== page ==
Just a few steps from the game table is the French door leading to the outdoor covered patio.  It is outfitted with contemporary flair from the Barlow Tyrie teak dining table, chairs and tabletops accessories, all from Didriks of Cambridge.  I love the combination of the pumpkin color seat cushions and the dusty amethyst placements.

I am always a fan of white kitchens, and this one was perfect for the setting.  Considering it is part of the great room, but situated in the center of the home without any exterior windows of its own, the custom white cabinets from Family Kitchens in Salem keep the space light and airy while still complementing the relative formality of the nearby seating areas.  I thought that the reflective sea green tiles on the back splash from Tile By Design lent a nice coastal feel.

Well, that is a tour of the more public spaces in “Design Home 2013.”  Next time we will travel into the master bedroom and down the hallway to the other bedrooms, study and media room.  What do you think so far?

Thursday, September 12, 2013

“Design Home 2013”… Ready To Sea And Be Seen

On August 28th, Dave and I were thrilled to be among the select few design bloggers and members of the press who were invited for a sneak peek at “Design Home 2013” in Swampscott, Massachusetts. 

The “Design Home,” sponsored by Boston Magazine, is opening to the public today, September 12th and will be available to tour through October 7th.  One hundred percent of the proceeds from ticket sales are benefiting Boston Children’s Hospital.  So if you want to view a gorgeous home in a beautiful seaside setting and get some wonderful design ideas and inspiration while contributing to a great cause, be sure to visit!  For more details, hours and directions, visit Boston Magazine.

Having just spent my summer (with planning and all other elements of execution beginning way back in January) doing Syrena’s Room at “Secret Cove,” the Museums Of Old York show house in Kittery Point, Maine, I was very interested to check out this installation.  Unlike a show house where each space is designed by a different designer, resulting in a lot of variety in the spaces, “Design Home 2013” was completed by a collaborating team with a unified approach.  So, unlike a show house in which each room is a surprise as it unfolds, the spaces of the “Design Home” flow consistently as they would if they were designed for a specific homeowner.  The con of this is that you generally don’t get as many unique design approaches or cutting edge ideas.  The pro is that as you walk through the home, you feel as though some lucky person (maybe you?) could live there exactly as it is shown.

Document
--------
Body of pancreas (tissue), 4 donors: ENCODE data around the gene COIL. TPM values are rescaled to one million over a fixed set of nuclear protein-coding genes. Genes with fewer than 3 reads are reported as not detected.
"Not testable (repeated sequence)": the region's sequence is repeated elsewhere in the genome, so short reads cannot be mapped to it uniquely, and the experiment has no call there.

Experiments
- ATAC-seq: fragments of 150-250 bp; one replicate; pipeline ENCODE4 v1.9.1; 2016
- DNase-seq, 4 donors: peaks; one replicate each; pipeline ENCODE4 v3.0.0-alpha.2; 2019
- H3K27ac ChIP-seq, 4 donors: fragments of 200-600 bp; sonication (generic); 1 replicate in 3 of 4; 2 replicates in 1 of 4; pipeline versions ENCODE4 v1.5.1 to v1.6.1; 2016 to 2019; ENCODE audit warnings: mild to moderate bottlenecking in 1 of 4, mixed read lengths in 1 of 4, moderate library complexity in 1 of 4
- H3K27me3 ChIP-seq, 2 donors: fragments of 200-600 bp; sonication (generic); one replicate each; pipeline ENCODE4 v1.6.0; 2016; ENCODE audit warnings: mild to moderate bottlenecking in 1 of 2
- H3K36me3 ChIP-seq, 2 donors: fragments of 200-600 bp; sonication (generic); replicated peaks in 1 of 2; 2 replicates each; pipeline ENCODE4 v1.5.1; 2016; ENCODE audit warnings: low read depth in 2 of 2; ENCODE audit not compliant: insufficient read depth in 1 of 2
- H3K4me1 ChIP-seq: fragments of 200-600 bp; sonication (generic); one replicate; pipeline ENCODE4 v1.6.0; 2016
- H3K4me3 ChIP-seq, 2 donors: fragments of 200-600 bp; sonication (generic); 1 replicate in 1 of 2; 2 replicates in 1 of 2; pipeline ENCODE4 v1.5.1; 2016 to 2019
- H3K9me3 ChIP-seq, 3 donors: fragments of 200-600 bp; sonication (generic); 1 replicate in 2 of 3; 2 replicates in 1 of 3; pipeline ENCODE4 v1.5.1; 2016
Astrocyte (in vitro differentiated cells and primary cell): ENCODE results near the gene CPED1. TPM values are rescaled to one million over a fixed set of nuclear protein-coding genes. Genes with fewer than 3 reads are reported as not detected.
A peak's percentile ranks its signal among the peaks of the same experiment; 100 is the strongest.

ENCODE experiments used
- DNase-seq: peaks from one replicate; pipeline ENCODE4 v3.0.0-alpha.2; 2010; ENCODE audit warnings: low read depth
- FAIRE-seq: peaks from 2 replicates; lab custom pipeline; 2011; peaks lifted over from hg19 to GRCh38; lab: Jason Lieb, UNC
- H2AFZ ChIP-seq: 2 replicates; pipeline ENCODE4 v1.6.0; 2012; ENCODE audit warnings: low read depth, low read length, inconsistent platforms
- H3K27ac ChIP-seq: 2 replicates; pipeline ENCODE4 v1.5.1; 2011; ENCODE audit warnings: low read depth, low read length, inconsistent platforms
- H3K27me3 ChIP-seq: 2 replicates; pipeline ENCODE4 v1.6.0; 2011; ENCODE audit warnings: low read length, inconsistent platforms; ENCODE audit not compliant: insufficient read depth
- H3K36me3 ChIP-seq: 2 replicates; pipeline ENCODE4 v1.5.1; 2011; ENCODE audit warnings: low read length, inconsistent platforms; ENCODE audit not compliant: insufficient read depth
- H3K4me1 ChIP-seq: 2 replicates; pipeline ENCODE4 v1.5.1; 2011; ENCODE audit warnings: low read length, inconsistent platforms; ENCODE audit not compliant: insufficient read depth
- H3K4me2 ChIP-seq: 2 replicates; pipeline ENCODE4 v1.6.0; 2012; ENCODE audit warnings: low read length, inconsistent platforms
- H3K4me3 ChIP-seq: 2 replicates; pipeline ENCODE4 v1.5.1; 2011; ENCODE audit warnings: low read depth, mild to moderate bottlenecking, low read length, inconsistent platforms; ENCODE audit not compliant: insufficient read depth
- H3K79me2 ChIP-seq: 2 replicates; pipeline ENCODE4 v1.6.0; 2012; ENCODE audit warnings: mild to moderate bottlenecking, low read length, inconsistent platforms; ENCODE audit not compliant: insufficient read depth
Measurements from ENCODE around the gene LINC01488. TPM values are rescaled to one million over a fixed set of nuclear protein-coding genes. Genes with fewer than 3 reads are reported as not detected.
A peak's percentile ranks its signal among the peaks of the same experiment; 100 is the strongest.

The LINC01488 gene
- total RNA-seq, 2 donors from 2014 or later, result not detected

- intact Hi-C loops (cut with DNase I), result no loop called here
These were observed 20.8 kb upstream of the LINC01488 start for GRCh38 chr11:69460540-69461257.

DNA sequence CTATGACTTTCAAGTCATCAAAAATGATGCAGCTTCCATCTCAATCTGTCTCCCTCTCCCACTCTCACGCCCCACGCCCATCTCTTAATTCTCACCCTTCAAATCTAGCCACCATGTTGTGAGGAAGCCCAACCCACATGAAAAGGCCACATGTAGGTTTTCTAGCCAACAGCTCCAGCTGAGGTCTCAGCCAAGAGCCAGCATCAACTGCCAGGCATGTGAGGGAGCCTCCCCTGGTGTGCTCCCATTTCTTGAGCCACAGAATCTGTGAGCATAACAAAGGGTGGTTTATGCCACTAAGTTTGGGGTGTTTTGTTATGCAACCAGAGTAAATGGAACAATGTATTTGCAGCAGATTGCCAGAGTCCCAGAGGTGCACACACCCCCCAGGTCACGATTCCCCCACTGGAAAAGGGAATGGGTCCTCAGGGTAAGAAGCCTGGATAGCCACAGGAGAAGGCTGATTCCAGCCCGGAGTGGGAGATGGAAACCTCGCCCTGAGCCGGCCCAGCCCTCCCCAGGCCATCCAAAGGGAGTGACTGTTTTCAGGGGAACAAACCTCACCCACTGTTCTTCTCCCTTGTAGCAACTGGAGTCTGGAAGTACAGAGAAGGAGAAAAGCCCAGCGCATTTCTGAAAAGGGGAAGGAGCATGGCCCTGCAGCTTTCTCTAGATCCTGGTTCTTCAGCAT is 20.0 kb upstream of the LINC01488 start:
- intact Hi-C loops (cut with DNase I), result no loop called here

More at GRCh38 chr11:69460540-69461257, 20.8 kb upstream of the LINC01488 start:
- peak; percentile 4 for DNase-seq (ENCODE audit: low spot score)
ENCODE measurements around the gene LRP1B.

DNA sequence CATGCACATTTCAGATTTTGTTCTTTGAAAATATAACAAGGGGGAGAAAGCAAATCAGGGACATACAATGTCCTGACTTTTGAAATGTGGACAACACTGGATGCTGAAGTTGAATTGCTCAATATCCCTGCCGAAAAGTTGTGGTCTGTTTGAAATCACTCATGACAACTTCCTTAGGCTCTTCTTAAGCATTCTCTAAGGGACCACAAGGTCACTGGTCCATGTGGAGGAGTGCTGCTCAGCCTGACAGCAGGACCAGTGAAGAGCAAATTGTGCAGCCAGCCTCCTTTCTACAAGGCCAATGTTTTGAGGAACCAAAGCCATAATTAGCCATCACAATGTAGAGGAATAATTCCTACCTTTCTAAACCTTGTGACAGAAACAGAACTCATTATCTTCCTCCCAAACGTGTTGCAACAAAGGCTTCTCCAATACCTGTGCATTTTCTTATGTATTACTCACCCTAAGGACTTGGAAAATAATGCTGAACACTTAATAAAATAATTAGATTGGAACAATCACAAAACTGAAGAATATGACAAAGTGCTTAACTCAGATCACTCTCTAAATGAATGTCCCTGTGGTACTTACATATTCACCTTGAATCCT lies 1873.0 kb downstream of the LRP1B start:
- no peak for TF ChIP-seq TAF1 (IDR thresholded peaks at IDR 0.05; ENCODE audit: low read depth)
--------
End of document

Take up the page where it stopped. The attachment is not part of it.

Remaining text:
The home itself is actually an expansive single-level oceanfront unit located in the sea-hugging Concordia, a stunning coastal condominium with views of the harbor, Nahant and even the Boston skyline off in the distance.  Interestingly though, the day that we visited, the skies over land were clear, but there was unusually heavy fog hugging the coast.  Although our views were not as expansive as they would be on a clear day, the fog created a beautiful, serene feeling in and around the home.

The Concordia was built on the original site of the three buildings that made up Cap’n Jack’s Waterfront Inn.  Situated on a beautiful stretch of land at 245 Humphrey Street in the midst of the seaside town of Swampscott (which features landscape and park systems designed by Frederick Law Olmstead), the developer and builder sought to create a residence that appeared as though it had been there for 100 years.  The quintessential New England Shingle Style architecture features requisite cedar shingles, a multi-gabled roofline, crisp white wood trim, as well as large windows and decks to take advantage of the setting.

For now, I will share some images of the exterior and setting, and in future posts will take you inside.  After that, of course, I hope that you visit and see it for yourself!